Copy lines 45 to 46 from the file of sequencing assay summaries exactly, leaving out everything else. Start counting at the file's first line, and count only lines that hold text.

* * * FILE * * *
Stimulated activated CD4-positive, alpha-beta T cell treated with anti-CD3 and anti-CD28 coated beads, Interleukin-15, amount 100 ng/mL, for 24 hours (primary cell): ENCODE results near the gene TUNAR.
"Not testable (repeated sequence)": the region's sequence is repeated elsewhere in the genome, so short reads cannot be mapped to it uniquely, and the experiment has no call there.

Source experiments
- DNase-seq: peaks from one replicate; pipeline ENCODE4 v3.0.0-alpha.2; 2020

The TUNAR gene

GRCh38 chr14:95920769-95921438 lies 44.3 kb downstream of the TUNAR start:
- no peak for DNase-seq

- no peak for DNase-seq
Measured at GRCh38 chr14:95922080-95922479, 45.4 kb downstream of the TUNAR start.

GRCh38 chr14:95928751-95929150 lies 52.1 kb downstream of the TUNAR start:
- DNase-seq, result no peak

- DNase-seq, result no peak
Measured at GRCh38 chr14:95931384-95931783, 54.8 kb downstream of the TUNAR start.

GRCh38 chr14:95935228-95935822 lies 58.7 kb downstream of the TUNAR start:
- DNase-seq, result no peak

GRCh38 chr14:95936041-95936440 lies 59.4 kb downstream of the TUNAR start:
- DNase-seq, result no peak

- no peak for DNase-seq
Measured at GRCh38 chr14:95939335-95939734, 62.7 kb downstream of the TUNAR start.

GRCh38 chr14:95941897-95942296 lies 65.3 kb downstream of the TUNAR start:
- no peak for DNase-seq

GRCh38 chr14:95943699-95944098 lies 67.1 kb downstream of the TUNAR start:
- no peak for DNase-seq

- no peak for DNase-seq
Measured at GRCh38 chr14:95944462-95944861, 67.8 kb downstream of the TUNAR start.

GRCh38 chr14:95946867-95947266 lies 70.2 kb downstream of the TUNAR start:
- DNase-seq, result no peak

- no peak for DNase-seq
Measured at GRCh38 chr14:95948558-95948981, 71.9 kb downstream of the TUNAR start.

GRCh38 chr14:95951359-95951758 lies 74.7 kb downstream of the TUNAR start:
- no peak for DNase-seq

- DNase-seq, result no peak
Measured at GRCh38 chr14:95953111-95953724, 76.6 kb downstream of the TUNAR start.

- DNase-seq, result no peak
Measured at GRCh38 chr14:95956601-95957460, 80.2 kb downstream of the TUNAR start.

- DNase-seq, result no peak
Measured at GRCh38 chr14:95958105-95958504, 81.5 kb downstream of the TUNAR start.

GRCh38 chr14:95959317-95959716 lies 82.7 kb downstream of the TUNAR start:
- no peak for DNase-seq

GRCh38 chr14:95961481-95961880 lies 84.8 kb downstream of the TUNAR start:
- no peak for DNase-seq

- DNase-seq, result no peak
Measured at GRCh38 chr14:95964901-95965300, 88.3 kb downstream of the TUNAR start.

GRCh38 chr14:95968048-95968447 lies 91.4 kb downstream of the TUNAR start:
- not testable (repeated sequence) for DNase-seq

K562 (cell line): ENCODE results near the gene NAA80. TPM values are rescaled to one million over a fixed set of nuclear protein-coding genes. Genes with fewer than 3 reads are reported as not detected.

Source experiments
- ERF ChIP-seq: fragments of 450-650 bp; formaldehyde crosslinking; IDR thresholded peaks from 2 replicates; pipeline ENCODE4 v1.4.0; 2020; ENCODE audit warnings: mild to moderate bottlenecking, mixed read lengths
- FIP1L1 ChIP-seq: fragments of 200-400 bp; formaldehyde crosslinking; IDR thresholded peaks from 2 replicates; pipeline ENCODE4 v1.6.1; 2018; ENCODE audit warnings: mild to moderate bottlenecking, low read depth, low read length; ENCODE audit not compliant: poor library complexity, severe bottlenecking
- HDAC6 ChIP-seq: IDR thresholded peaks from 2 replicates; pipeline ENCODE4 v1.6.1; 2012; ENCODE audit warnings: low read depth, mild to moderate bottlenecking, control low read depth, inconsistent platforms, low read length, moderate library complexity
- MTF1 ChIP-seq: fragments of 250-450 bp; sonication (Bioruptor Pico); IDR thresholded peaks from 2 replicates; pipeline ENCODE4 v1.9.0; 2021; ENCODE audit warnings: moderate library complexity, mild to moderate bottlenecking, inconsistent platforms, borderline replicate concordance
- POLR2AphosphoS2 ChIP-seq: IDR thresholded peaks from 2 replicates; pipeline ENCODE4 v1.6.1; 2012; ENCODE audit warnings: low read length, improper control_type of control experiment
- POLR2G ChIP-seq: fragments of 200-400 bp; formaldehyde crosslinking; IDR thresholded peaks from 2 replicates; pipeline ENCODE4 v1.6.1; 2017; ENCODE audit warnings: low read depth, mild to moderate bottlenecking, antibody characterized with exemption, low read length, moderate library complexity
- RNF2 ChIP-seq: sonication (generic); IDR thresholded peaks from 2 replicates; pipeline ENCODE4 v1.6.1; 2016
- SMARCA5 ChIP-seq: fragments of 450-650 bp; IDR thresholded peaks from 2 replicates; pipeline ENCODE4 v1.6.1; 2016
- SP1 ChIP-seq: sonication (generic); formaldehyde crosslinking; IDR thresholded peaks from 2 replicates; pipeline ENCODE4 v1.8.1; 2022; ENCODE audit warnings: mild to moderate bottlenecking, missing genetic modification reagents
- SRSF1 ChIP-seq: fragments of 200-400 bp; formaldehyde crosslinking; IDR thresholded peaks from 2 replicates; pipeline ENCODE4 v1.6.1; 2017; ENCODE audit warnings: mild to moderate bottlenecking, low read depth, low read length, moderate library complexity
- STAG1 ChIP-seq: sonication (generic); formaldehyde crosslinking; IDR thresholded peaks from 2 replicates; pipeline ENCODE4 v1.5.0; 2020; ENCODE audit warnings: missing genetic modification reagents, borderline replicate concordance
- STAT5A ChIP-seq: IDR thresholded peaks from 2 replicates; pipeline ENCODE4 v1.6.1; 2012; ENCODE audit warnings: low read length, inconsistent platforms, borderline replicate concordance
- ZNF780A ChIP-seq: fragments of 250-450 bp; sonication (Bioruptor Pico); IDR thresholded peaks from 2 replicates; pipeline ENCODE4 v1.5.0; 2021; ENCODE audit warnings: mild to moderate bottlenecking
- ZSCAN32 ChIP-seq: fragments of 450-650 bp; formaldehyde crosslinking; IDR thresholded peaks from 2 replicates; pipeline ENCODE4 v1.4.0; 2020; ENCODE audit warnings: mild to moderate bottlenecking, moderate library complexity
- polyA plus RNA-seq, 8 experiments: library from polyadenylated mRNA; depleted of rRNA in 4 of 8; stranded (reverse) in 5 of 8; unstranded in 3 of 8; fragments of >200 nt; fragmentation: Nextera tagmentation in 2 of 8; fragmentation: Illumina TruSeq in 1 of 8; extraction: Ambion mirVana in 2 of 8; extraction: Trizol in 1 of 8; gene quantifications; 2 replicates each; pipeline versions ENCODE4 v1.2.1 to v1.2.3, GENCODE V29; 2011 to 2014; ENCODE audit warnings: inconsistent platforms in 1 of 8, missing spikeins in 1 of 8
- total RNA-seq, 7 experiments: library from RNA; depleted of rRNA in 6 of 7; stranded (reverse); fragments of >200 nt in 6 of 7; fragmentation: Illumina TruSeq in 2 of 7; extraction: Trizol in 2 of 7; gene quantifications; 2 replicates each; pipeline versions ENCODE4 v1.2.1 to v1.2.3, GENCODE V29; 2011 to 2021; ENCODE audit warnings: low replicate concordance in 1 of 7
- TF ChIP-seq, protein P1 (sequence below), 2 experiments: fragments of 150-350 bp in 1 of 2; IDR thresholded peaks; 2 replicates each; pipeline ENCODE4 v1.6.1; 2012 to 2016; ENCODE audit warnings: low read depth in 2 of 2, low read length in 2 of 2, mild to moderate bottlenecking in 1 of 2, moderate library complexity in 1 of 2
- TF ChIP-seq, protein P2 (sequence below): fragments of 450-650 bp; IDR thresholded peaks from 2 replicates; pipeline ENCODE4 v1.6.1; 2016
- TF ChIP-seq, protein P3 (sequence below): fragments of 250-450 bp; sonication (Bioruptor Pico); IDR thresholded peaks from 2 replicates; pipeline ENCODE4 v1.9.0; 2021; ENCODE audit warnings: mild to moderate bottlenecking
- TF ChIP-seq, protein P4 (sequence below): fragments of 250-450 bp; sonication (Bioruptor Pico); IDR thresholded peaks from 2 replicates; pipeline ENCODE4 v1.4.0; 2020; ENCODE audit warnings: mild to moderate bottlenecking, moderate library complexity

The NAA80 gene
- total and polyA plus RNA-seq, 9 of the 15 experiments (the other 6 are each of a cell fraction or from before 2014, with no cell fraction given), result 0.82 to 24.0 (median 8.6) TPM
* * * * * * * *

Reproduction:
- not testable (repeated sequence) for DNase-seq

K562 (cell line): ENCODE results near the gene NAA80. TPM values are rescaled to one million over a fixed set of nuclear protein-coding genes. Genes with fewer than 3 reads are reported as not detected.